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Fire Chief Loses His Job for Attending a Leadership Conference at a Church

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September 2, 2022
Fli Insider | Ron Hittle Launch

by Jorge Gomez • 6 min read

First Liberty—along with attorneys Aaron Streett and Elisabeth Butler from Baker Botts LLP and the Church State Council—are defending Fire Chief Ron Hittle, a devout Christian who sought to live out his faith in the workplace. After 24 years of service, the city of Stockton, California fired him for attending a leadership conference that took place at a church.

This week, our legal teams filed a brief on his behalf at the Ninth Circuit Court of Appeals. We argued that the city’s actions are unlawful under the federal Civil Rights Act of 1964, which protects against religious discrimination and harassment in the workplace. This law makes clear that businesses cannot discharge or take adverse action against employees on the basis of their religion.

Chief Hittle’s case adds to a growing list of major legal battles First Liberty is fighting to protect religious employees. Religious discrimination in the workplace is a major issue, especially in this time of extreme “woke” cancel culture when corporations continue to defy the law by punishing, demoting, harassing and firing workers over their beliefs and convictions. The outcome of these cases will affect every employed person of faith and their protection under the law.

Under Fire for His Faith

Ron Hittle served his community as a firefighter for more than two decades. When he became Fire Chief in 2006, he did his best to improve the department and lead his staff effectively.

More than a decade ago, the Deputy City Manager asked Chief Hittle to attend leadership training. Chief Hittle learned about the Willow Creek Global Leadership Summit from a business magazine, and he decided to attend because it was a renowned leadership seminar that featured a “pop up business school” with stellar speakers from various backgrounds including his own Christian worldview. Chief Hittle invited three of his staff members who shared his Christian faith to join him, and he put his attendance on the public city calendar so his supervisors would be aware. The firefighters paid for the two-day seminar with their own funds.

But the same supervisor who asked Chief Hittle to attend leadership training told him it was unacceptable that he attended a Christian-affiliated seminar.

Chief Hittle explained that the Summit was the best leadership training he had ever attended and that it was highly beneficial for his career. In November 2010, the City Manager confronted Hittle with a list of 10 “charges,” and the first five were all related to his religious faith and activities. He threatened Hittle, saying that if he didn’t accept a demotion, “I’ll drag your name through the mud” and conduct an investigation that “will be embarrassing for you and your family.” Another supervisor disparagingly referred to Hittle and other Christians in the office as a “Christian Coalition” and “church clique.” After several months of investigating, the city fired Hittle in October 2011, making clear in his termination letter that he was being fired for attending a Christian-affiliated leadership seminar.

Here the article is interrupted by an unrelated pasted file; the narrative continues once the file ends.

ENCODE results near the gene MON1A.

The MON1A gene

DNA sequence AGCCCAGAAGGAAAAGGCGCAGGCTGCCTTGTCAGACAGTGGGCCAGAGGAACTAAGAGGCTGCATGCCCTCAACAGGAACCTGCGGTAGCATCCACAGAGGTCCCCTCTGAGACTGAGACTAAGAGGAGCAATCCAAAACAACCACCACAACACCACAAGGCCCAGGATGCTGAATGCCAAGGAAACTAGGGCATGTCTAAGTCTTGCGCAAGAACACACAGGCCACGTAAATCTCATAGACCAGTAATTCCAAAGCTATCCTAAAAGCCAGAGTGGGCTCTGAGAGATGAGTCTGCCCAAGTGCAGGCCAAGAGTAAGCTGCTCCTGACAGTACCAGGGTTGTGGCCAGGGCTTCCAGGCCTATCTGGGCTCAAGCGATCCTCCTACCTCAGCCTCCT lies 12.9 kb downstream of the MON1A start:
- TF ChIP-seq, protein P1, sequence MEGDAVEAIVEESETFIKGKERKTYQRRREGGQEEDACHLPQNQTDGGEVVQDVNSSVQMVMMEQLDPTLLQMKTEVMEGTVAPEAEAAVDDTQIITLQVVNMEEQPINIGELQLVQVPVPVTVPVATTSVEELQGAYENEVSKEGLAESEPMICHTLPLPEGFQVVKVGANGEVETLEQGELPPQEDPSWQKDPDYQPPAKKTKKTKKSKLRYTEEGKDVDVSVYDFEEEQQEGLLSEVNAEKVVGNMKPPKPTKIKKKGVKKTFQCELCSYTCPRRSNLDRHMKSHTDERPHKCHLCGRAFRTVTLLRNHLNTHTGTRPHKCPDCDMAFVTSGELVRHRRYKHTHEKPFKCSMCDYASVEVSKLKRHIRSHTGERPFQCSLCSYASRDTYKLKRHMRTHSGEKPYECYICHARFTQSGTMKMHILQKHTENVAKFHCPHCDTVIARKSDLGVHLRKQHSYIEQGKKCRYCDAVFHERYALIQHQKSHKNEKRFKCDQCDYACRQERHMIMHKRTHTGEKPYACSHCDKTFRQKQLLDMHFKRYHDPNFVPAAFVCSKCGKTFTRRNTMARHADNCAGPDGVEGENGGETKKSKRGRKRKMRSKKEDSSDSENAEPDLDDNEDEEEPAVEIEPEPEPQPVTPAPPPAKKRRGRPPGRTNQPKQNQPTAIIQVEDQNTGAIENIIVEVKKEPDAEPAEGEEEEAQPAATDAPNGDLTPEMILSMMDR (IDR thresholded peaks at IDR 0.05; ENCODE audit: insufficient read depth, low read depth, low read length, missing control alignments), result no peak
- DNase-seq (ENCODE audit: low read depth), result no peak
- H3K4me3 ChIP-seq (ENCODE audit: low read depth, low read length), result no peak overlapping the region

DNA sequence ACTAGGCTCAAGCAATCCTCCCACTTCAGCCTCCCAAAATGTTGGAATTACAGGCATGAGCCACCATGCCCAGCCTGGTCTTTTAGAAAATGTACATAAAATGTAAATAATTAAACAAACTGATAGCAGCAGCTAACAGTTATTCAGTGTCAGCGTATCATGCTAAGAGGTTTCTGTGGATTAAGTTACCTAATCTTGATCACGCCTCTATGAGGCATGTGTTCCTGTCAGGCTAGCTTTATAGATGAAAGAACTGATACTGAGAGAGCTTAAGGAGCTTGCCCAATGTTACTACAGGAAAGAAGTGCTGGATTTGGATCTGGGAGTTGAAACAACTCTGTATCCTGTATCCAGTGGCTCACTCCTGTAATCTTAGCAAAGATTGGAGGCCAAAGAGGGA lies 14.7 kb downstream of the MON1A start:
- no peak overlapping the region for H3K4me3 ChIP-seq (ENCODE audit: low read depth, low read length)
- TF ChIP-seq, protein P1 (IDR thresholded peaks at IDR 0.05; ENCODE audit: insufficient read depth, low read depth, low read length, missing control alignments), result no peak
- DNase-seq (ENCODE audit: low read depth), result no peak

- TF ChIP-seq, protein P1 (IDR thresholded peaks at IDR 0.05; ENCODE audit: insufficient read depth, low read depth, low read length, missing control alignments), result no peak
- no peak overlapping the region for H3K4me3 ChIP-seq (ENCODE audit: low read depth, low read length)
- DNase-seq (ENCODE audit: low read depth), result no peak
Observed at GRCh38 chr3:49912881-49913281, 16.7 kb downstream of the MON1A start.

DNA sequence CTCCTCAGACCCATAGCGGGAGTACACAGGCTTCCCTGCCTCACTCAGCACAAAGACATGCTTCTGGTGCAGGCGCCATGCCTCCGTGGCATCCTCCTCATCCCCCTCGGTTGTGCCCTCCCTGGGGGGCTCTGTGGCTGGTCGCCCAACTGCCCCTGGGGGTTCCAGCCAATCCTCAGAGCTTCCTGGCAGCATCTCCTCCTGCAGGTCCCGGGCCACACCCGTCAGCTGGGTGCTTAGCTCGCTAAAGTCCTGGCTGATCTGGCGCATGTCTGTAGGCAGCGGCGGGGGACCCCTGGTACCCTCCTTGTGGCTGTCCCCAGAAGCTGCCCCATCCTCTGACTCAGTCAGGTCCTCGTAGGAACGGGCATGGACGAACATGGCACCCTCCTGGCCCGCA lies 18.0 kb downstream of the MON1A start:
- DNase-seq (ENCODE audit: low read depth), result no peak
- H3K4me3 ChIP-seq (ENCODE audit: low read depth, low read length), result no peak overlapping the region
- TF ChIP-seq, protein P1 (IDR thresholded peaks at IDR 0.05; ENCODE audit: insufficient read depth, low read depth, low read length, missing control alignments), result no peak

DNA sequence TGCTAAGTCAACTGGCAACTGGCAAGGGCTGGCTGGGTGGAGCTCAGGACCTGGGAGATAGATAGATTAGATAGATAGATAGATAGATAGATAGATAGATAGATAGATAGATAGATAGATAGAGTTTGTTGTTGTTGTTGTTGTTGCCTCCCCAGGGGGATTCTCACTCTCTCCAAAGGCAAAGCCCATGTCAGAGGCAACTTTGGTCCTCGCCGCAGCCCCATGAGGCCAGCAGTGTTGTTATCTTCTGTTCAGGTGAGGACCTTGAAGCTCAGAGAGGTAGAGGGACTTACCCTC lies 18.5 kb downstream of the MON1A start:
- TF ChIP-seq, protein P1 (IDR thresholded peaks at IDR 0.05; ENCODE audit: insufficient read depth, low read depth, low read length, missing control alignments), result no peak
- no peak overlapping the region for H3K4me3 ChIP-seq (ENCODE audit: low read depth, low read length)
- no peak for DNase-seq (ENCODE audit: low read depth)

Chief Hittle filed a complaint of religious discrimination with the Equal Employment Opportunity Commission (EEOC), which in turn gave him the right to sue the city. With the help of Alan Reinach and the Church State Council, Hittle sued in federal court in California claiming religious discrimination under Title VII of the Civil Rights Act.

His attorneys presented ample evidence of religious discrimination, including direct evidence that the city’s main reasons for firing Chief Hittle related to his attendance at a religious event. The district court, however, disagreed and ruled for the city in March 2022 without allowing the case to go to a jury.

The city’s unlawful behavior could not be any clearer. It admitted that its top reasons for firing a religious employee were because of his religious faith and activities. This is illegal under federal civil rights law. With our recent appeal, we’re hopeful the Ninth Circuit will recognize this direct evidence of discrimination, allow a jury to decide Chief Hittle’s case and bring him one step closer to receiving the justice he deserves.

Religious People Need Not Apply?

Whether it’s in the boardroom of corporate America or the woke ideologies that have infiltrated many of our government agencies, there’s growing intolerance and hostility toward religion. Because of this toxic cancel culture, religious Americans are often reduced to second-class citizens, as just about any other right trumps religious liberty.

With Chief Hittle’s case, we’re once again witnessing the government sending a message that religious people need not apply. That’s wrong. Forcing Americans to choose between their religious belief and their livelihood is not just outrageous. It’s illegal. Our nation’s laws protect people of faith so they should not have to face that difficult choice.

Together, we must protect the rights of Americans like Chief Hittle to practice their faith without fear of losing their job. The outcome of his case could impact people of faith across the country and their protection in the workplace, whether that is you or your children and grandchildren. Join First Liberty in the fight to deliver more critical victories for religious freedom at work.

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